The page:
I ran nude down more beaches than I can count on my fingers and toes. Why? because I didn't want to sleep in the clothes that I cooked in, otherwise I'd get eaten. So all my clothes, and food were sealed away in my kayak each night, hence a mad dash to the safety of my tent. The good thing about this, is that if I did happen to run into a bear, I'm certain he'd freak and never be seen again. Smart thinking I say.
On a sunny afternoon I paddled into the harbour at Victoria to spent a day in the bustling city. I kept well clear of the boat traffic, paddling along the far side of the channel, but alas, I found myself dodging a float plane that decided to try and land on my head. Or perhaps maybe I shouldn't have been paddling on the runway! A minute later a patrol boat motored up beside me. Leaning over the side, a rather stern looking man called out, "Do you know you're on a very busy runway?!" Time to play dumb tourist. "Hmm yeah, I just discovered that.. Sorry.. I'm not from here.." Note to self, watch out for planes, and keep off runways whilst kayaking in Canada.
That evening I found myself racing yachts, across to some islands a few km offshore. The sea was glass and I dominated, overtaking a number of boats and winning the race. If only I entered. My days from here to the end are all a bit of a blur, but filled with calm seas, countless islands and hazy horizons, all set under a temperamental sky.
On the last night of my journey I camped on a tiny island - the same place where Jaime and I camped on the first night of my trip. Mosquitos buzzed, flames flew high, and sitting on a pile of logs I couldn't help but reflect on yet another memorable trip. I did not feel much of a sense of achievement, other than the fact that I'd paddled around the island without shoes, I'd navigated the entire west coast with a road map, and I'd guessed the tide and current times each day and survived. This trip wasn't about doing anything hard core, and it lacked the excitement that had come with paddling the west coast of NZ - nothing will ever compare. Instead it was about experiencing a new country from kayak level, chasing wildlife, and living life under a stary sky for as long as possible.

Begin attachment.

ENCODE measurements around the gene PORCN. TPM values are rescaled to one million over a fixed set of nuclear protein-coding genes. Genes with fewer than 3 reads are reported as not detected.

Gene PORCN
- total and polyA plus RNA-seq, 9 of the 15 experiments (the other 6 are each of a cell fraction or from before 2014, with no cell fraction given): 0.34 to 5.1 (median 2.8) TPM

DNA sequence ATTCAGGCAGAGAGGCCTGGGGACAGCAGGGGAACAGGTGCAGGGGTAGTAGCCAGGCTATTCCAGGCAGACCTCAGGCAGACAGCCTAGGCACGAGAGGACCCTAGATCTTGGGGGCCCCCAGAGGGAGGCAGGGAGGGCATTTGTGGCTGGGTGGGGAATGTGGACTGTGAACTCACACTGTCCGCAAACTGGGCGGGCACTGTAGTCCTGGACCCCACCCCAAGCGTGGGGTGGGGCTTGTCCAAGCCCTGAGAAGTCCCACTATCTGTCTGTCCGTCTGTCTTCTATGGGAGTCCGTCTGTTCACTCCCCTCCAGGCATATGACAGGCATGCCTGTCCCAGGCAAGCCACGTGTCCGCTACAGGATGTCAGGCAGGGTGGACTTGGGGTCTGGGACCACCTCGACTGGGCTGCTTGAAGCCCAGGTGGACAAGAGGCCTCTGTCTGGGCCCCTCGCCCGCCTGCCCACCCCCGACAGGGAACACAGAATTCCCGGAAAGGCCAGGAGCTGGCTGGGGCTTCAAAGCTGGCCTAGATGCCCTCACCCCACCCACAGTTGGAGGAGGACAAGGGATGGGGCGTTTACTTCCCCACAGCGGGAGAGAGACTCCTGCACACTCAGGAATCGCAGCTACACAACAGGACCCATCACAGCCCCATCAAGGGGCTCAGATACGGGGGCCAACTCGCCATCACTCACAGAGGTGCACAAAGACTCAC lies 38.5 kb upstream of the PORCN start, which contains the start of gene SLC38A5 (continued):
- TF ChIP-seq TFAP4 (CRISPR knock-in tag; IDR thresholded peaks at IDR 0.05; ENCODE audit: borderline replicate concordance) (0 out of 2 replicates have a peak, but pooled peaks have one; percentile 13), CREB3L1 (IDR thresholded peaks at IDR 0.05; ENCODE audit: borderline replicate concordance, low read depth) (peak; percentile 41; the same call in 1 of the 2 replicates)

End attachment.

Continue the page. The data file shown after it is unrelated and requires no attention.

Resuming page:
In the past 9 months, I have paddled more than 4000 km and life has been easy and good. But it's hasn't been all glowing sunsets and calm seas. There have been days when all I wished for was a home (it's been two and a half years since I have had a home, other than my tent), a warm bed and a non leaky therm-a-rest. Days when I was wet, cold and hungry, but all I could do was keep paddling, battling into the wind for hours and hours, salt water running down my face and my hands stinging beyond numbness. But like always, the intensity of these 'character building' moments fades with time, and I'm glad that I can look back and just giggle, feeling happy that I gave it my best shot.
So now that it's all come to an end, I find myself sitting on the ferry, looking out towards the hazy outline of the Gulf Islands, and the smoky blue hills of Vancouver Island behind. The features of the land are slowly fading away, but the memories of my experiences on this coastal island will stay with me, I hope for a long time.
From here, I'm on my way to the Rockies and Jasper to visit Abi James and Eve Thomas, two friends from NZ, who are living the rafting and bus driving dream here in Canada. Then from Jasper my rough plan is to head to the US with Jaime Sharp, on tour with Trak Kayaks. Hopefully I will find myself paddling some awesome whitewater, huge goofy grin and all, and making the most of this unemployed freedom.